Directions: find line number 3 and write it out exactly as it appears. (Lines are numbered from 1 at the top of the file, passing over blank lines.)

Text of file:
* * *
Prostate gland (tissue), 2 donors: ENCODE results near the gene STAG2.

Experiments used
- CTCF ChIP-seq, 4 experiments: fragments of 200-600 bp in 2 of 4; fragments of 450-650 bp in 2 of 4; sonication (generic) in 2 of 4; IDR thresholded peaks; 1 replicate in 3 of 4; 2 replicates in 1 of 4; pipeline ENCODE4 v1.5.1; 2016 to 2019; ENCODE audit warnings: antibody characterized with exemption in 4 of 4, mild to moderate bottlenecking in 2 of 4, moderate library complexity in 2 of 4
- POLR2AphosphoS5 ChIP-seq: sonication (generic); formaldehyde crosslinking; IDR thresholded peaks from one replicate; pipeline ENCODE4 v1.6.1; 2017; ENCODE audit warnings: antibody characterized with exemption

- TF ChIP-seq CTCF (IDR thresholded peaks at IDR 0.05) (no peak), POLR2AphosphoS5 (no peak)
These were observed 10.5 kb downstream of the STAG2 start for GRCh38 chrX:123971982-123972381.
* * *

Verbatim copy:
- CTCF ChIP-seq, 4 experiments: fragments of 200-600 bp in 2 of 4; fragments of 450-650 bp in 2 of 4; sonication (generic) in 2 of 4; IDR thresholded peaks; 1 replicate in 3 of 4; 2 replicates in 1 of 4; pipeline ENCODE4 v1.5.1; 2016 to 2019; ENCODE audit warnings: antibody characterized with exemption in 4 of 4, mild to moderate bottlenecking in 2 of 4, moderate library complexity in 2 of 4